A strong DevOps approach begins with the topography of the digital landscape. This includes awareness of evolving security risks, new tools, and being in touch with user expectations concerning software experience. However, creating and maintaining outstanding software takes a village, and DevOps is the glue that holds all parties together. On any given day, DevOps professionals communicate with:

  • Development teams
  • Operation teams
  • C-suite executives
  • Key stakeholders, consumers, and third-party users

Cross-departmental communication is more than sending an email. It requires developing messaging and explaining complicated concepts to parties with varying levels of time and understanding. It also requires setting goals and gathering information to communicate how or if they are met.

Essential Skills and Expertise of a DevOps Engineer

A successful DevOps engineer needs technical skills and soft skills. DevOps professionals don't just implement tricky technical tasks like code releases. They must also communicate effectively between development and operations teams.

Proficiency in Coding and Scripting Languages

Code is software's foundation. So, DevOps professionals must have fluency in many code and scripting languages, whether it be Java, Python, Golang, or Terraform.

A weak or limited understanding of coding leaves businesses open to major security threats, like SQL injections, bugs, and glitches. Because of this, engineers must understand how to perform code analysis. But it also requires knowing proactive security methods, like obfuscation techniques to boost code integrity.

Knowledge of Automation Tools and Techniques

Love it or hate it, companies using automation will outpace any business running software operations on manual efforts alone.

DevOps engineers stand at the confluence of technology, humans, and business success. As such, DevOps professionals must understand how to analyze a CI/CD pipeline, select what has automation potential, and then implement the best tool for the job.

For example, when considering source code management, testing, and development, certain automation tools will lend a more helping hand in achieving efficiency and security than others.

Understanding of Deployment and Monitoring Strategies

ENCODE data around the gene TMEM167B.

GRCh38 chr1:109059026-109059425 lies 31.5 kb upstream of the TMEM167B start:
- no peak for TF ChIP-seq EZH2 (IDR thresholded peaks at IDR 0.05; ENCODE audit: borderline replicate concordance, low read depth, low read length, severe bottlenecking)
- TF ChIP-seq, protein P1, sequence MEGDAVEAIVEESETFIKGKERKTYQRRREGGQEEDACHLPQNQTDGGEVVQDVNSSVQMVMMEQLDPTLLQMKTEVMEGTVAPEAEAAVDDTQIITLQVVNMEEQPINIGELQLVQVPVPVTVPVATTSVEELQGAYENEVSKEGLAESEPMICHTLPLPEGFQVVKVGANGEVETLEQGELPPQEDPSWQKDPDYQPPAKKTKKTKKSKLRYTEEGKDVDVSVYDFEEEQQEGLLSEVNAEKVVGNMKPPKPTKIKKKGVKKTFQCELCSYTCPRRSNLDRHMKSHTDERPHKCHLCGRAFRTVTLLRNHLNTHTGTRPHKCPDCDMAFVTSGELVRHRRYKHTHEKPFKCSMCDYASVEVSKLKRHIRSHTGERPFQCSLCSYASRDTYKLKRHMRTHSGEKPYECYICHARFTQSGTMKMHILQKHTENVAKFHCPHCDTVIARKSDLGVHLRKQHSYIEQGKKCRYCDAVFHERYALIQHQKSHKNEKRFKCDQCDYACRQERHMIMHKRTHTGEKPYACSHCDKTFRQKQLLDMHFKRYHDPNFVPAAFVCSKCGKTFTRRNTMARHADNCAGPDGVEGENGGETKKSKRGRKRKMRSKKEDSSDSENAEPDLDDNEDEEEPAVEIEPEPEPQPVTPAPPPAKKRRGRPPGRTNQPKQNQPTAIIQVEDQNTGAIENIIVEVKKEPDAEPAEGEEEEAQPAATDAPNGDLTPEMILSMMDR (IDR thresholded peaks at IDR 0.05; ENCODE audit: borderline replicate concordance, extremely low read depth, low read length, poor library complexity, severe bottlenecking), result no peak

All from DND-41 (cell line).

DevOps pros must always analyze everything from a top-level vantage point. Seeing the larger picture and choosing the most efficient deployment strategy instills consistency, resulting in fewer errors, downtime, and security risks.

Another benefit of a strategic approach is the ability to build routine processes that reduce deployment chaos by establishing preestablished controls and guidelines around deploying in various environments and conditions.

Finally, thoughtful deployment and monitoring should include tools that track effectiveness and KPIs. This way, DevOps engineers can tweak strategies over time to increase quality and collaboration.

Tools and Technologies for DevOps

Successful DevOps practices combine skills and disciplines to increase communication and collaboration, resulting in a better user product. To aid this process, DevOps engineers require resources, like tools for optimizing software deployments and updates, automating tasks, gaining deeper KPI visibility, and improving incident communication. There are many great open-source monitoring tools for building pipelines with continuous feedback, server monitoring, and simplified request flows.

Likewise, DevOps professionals must have access to integration, software testing, and incident communication optimization tools. For example, DevOps teams need an incident priority matrix, which allows businesses to manage requests more effectively by applying severity levels and collaborating across teams to resolve issues before they turn catastrophic.

Allow Your DevOps Teams To Communicate Effectively During Incidents

DevOps is no easy profession. However, the stress that comes with the job largely depends on the quality of tools in play. DevOps teams need resources that allow them to succeed in their highly complex and rapidly changing environment, from automating software releases, tests, and maintenance to security threat detection.

DevOps success hinges on quick, effective communication — especially when it comes to tracking, reporting, and solving incidents. Proper incident communication tools help DevOps teams notify the right people quickly, collaborate effectively, and keep all parties informed, from initial detection to final resolution.

StatusPal helps businesses level up incident awareness strategies by automating monitoring tactics and issuing alerts, resulting in quicker reaction times. On average, our clients reduce incident resolution times by two hours after implementing our cutting-edge solution.

Looking to equip your DevOps team with the best tools for competing in the modern digital landscape? Consider taking our services for a spin and register for a free trial today.

Gravatar for eduardo@messuti.io

Eduardo Messuti

Founder and CTO

January 19, 2024

Eduardo is a software engineer and entrepreneur with a passion for building digital products. He has been working in the tech industry for over 10 years and has experience in a wide range of technologies and industries.
See full bio

Getting started

Ready to Create your Status Page?

It only takes seconds. Prices start at $46.

The free 14-day trial requires no credit card and includes all features.